Gary lives with a bunch of racing pigeons who get to see the world…
So why doesn’t he?
Author: Leila Rudge
Themes: mapping, adventure, same but different
What’s it about?
Meet Gary. Gary lives with a bunch of racing pigeons who get to see the world. However, when the other pigeons race Gary stays at home because he can’t fly. Instead he creates a scrapbook based on everything the other pigeons discuss when they get home. Then one day Gary falls into the basket…and has to find his way home.
The illustrations are engaging and interesting for the most part. The story is well paced without a bunch of unnecessary wordiness or side stories.
Logical reasoning will perhaps annoy some of the more advanced thinkers in your class…you can overthink the story.
My Thoughts…Consider It
How could the other pigeons not notice Gary was in the basket? And who in their right mind leaves the basket in the city for the pigeons to fly home? Sadly they were the first two thoughts I had when I finished the book. As I wrote above this book may not be the best for logical thinkers but if you are looking to create discussion – then this might just be the perfect book.
On the surface this is just a book about a pigeon going on an adventure but after I read it a few times I started seeing the possibility for other teachable moments. Gary is different from the other pigeons because he can not fly. Despite this though he does the same thing the other pigeons do – just in a different way. I think this is a really good concept to look at. Sometimes kids get focused on the “right way” when really there are many “right ways” that something can be done. Gary demonstrates that just because you are limited by something physically doesn’t mean you can’t do it….you just go about it in a different way. I would be interested in posing this concept to the students to write about. Eg. substitute pigeons for themselves and inability to fly with the inability to walk, or see, or taste and see how they would work around the limitation.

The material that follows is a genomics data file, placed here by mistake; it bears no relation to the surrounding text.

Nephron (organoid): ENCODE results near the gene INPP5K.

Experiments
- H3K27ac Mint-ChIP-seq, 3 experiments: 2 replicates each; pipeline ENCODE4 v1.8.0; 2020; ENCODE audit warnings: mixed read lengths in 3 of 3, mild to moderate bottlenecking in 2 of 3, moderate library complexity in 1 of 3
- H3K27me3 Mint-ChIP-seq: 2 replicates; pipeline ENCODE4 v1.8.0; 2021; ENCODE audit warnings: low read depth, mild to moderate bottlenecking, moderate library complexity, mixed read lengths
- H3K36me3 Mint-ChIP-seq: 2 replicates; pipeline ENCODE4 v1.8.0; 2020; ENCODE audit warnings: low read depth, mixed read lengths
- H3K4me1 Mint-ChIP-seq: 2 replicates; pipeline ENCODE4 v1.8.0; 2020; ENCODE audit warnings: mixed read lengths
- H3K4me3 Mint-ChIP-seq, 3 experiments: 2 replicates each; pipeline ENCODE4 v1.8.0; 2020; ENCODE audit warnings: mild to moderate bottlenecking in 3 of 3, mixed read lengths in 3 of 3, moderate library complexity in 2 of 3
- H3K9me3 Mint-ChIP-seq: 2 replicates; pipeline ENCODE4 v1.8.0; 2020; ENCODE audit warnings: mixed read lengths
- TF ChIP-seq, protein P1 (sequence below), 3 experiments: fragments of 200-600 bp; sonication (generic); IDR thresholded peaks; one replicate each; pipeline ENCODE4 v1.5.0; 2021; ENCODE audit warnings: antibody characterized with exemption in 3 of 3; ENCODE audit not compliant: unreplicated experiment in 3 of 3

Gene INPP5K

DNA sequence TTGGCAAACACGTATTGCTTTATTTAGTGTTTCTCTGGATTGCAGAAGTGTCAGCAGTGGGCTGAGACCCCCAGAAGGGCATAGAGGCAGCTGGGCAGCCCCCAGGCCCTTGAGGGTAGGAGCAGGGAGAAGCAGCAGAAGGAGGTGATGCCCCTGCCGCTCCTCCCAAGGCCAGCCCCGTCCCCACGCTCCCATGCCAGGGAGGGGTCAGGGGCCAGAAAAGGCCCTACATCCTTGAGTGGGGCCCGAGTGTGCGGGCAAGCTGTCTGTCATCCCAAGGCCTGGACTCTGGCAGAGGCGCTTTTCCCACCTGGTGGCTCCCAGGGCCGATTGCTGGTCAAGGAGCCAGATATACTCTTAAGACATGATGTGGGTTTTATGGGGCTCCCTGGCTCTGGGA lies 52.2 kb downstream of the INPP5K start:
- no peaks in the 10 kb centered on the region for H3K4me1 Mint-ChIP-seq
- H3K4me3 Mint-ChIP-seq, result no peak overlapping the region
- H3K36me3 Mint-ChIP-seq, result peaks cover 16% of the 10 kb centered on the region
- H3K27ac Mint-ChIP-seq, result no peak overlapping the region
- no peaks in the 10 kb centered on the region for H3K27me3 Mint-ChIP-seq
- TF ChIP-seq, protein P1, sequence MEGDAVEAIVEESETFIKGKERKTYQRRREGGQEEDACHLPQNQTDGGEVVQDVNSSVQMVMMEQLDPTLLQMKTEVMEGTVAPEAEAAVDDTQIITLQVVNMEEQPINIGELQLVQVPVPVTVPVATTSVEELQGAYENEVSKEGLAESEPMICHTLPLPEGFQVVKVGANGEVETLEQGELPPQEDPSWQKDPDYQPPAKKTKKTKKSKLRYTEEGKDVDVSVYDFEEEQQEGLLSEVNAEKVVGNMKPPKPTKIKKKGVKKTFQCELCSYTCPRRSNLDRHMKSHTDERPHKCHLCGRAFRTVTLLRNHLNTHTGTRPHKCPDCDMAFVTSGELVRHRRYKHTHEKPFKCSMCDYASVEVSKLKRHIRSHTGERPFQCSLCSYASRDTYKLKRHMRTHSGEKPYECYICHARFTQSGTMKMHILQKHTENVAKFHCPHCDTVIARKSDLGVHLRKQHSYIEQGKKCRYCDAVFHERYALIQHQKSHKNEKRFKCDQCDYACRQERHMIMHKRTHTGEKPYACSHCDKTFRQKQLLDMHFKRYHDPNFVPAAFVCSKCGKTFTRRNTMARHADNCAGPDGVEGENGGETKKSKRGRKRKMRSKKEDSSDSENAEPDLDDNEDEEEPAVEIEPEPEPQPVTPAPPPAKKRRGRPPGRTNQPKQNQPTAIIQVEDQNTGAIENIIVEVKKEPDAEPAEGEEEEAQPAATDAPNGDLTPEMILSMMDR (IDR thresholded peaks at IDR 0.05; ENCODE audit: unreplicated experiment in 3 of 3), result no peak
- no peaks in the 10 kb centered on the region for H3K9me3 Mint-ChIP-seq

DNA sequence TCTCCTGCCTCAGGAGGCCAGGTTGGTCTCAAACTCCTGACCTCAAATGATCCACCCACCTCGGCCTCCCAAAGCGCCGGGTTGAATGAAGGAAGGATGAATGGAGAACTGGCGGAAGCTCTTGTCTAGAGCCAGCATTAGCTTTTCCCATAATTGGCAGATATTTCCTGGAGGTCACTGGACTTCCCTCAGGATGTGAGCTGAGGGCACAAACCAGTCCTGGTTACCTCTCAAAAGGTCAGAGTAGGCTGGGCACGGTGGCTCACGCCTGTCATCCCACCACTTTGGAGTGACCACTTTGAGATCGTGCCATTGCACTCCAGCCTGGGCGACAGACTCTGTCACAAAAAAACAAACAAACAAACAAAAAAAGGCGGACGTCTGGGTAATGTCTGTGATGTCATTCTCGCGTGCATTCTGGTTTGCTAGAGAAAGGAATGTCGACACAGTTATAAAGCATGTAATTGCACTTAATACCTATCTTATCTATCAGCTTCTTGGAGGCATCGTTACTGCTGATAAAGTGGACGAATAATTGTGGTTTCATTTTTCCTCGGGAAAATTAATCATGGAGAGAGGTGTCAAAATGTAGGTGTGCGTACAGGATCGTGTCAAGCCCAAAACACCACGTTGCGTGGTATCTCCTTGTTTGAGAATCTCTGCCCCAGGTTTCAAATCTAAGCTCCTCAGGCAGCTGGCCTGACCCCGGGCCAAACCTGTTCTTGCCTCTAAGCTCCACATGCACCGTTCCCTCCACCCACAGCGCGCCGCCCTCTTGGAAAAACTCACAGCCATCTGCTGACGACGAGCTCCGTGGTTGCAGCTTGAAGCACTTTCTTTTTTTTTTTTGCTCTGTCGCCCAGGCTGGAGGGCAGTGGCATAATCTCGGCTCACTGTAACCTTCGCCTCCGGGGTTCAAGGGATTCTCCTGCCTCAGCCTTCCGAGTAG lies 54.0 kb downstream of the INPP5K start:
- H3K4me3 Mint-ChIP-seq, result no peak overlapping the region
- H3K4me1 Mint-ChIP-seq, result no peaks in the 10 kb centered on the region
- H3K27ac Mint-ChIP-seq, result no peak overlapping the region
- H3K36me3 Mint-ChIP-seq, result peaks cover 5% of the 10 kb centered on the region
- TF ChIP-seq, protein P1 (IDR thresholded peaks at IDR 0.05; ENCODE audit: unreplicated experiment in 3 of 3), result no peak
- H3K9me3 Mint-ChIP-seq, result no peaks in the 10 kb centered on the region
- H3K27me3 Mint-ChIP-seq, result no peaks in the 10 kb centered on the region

I like that Gary used his scrapbook of knowledge to apply it to finding his way home. A great example of problem solving and life skills. Again, I could see challenging the kids with the question of how would they get from A to B without someone to drive them. This could then be extended into basic mapping skills – such as drawing a map from the school to their house or other A to B activity. My mind is racing with ideas…better start the activity page!
Overall I think I would be tempted to use this book paired with something such as Me on the Map by Joan Sweeney or other similar map/directional books.
Get to know the author
Click the banner above to visit Leila Rudge’s official website.